Attackers are known to sometimes pose as the CEO or executive of a company and send emails to employees in finance. The fraudsters then request that the employees transfer money to an account that the attackers control. This could also be an email to an employee from another department that may be tricked because they trust an email coming “from the CEO”.
Account compromise occurs when executives’ or employees’ email accounts are accessed by an unauthorized individual, often as a result of credentials exposed by a previous targeted phishing campaign. This access is then used to request invoice payments to vendors listed in their email contacts. Afterward, the payments are sent to fraudulent bank accounts. This not only damages the vendors financially but can ruin the reputation of the company itself.
Attackers have also been known to impersonate lawyers or other representatives from law firms responsible for sensitive matters. This type of attack often occurs through email or phone, during the end of the business day when the victims do not question the validity of the communication.
HR and bookkeeping employees are often targeted to obtain personal or otherwise sensitive information about the employees or executives. This data can then be used for future attacks.
How Do BEC Attacks Work?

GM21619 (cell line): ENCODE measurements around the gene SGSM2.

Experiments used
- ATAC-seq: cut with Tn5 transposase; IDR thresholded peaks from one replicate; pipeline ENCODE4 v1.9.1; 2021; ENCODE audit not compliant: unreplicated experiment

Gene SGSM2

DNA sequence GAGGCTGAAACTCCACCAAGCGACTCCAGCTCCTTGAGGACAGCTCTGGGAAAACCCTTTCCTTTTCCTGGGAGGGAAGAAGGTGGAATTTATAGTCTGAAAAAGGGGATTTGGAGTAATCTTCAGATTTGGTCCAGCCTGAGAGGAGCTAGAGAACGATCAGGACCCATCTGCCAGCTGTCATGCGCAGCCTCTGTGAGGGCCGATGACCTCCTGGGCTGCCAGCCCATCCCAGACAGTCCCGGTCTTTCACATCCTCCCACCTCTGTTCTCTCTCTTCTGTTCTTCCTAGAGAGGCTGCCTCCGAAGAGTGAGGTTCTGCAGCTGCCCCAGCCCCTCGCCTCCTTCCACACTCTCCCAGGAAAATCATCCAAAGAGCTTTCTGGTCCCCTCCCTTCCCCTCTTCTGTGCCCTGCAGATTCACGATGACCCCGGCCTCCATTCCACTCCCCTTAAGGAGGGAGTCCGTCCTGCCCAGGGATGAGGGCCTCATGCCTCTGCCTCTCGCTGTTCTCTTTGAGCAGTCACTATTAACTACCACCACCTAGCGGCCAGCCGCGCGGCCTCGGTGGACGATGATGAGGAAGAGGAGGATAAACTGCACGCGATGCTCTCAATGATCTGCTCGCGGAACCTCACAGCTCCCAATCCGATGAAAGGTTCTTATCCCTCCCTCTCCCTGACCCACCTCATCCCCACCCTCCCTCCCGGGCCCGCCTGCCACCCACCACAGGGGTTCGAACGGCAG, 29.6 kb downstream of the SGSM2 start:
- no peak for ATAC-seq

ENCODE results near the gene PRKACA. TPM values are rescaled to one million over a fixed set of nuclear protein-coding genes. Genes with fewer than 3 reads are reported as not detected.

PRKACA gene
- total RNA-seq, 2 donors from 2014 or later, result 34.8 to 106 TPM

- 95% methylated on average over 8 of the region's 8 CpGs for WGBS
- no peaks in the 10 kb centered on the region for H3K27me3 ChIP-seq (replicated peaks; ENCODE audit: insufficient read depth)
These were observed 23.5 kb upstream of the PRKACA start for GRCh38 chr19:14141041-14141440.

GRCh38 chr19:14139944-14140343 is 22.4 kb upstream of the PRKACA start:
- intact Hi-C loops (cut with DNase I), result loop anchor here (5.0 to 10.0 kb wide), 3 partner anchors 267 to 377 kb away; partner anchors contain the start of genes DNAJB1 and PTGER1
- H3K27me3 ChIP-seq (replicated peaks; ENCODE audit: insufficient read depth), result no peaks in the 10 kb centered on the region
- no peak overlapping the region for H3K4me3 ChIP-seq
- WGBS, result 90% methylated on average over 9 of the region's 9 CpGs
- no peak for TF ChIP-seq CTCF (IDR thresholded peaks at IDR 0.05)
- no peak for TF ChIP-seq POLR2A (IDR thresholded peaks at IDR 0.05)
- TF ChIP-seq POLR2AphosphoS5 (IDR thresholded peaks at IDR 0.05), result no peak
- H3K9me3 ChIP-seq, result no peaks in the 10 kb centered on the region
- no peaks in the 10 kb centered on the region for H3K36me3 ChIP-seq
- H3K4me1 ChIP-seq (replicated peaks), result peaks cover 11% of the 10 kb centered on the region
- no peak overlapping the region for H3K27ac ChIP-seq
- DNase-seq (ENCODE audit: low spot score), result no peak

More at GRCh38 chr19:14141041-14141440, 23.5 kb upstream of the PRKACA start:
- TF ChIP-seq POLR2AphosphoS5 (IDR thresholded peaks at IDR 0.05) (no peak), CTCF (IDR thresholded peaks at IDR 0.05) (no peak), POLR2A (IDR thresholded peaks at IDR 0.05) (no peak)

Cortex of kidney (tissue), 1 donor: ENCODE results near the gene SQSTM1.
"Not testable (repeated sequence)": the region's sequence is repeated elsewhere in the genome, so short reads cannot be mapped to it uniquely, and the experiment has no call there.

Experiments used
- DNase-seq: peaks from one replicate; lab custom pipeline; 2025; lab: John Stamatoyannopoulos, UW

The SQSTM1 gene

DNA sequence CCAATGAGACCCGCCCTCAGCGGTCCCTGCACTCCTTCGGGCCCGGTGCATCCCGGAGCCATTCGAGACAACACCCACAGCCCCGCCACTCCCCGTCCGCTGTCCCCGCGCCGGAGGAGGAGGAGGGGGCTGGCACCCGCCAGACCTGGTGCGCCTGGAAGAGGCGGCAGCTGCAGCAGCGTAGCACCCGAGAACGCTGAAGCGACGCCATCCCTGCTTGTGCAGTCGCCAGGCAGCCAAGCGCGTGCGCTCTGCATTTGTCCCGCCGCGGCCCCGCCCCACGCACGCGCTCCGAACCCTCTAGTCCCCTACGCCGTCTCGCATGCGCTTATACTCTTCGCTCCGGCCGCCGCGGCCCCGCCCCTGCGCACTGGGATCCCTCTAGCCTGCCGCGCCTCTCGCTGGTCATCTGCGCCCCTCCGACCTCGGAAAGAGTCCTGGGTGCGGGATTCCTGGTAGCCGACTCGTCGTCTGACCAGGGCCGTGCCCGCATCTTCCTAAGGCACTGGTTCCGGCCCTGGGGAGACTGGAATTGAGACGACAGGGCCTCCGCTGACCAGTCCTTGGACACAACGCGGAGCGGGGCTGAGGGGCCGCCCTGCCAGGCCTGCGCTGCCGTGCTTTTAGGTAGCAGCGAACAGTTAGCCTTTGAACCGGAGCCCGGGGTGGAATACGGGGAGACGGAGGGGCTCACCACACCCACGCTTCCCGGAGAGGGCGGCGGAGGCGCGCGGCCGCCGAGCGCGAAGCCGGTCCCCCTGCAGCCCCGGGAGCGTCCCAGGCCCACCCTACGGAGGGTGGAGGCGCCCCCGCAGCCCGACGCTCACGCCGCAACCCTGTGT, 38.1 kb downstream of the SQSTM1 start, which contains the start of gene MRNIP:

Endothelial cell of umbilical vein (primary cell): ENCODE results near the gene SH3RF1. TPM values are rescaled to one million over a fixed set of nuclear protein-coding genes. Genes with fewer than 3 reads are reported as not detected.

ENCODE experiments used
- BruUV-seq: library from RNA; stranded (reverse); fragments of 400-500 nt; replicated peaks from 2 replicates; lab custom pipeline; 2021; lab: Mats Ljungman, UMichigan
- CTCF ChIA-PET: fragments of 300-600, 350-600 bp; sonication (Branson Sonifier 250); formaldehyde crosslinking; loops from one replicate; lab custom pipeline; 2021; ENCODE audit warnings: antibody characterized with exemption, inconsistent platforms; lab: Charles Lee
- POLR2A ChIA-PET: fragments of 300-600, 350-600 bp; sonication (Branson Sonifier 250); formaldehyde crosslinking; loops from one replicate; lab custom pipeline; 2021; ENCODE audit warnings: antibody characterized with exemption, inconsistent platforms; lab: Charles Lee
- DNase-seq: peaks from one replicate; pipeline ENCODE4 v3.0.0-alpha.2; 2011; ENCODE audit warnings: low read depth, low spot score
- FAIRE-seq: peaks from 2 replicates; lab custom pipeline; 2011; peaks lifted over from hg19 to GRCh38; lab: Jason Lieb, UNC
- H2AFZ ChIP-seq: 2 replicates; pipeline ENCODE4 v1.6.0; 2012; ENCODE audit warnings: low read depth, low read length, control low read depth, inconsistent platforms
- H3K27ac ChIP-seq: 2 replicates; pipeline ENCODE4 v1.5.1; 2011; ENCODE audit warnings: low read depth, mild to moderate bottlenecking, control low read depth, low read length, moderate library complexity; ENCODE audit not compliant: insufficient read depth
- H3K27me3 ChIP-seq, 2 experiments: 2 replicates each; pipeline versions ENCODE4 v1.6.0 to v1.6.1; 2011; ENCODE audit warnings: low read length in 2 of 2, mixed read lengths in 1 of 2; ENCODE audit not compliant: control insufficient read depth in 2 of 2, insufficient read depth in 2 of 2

In BEC attacks, attackers pose as someone the recipient likely trusts—this is typically a colleague, boss, or vendor. The sender will then ask the recipient to make a wire transfer, change banking details, divert payroll or something else.
1. Email List Targeting
The criminals begin their attack by building a large list of targeted email accounts. Common tactics for this include scraping Linkedin profiles, mining business email databases, purchases lists on the dark web, or even going through various websites in search of contact information.
2. Attack Launched
Attackers start sending out mass emails as they begin rolling out their BEC attacks. It’s hard to identify malicious intent at this stage because attackers will utilize tactics like spoofing, mimicking domains, and using fake email names.
3. Social Engineering
At this stage in a BEC scam, attackers impersonate individuals within a company. This could include CEOs or other individuals within a finance department. It’s common that these emails will request urgent responses.
4. Financial Gain
If attackers can build trust with an individual successfully, this is the phase where financial gain or data breach is made.
|TYPICAL BEC ATTACK
STEP 1: Research a target company’s organization structure using online resources.
STEP 2: Send an email impersonating a manager with a request to make changes to payment details.
STEP 3: Use a disposable free email account to receive replies in hope that a victim will respond.
STEP 4: Build trust and gather additional information to enable more sophisticated attacks.
Figure 1. An example of a BEC attack received (and blocked) by Cyren.
How to Protect Yourself from Business Email Compromise (BEC) Attacks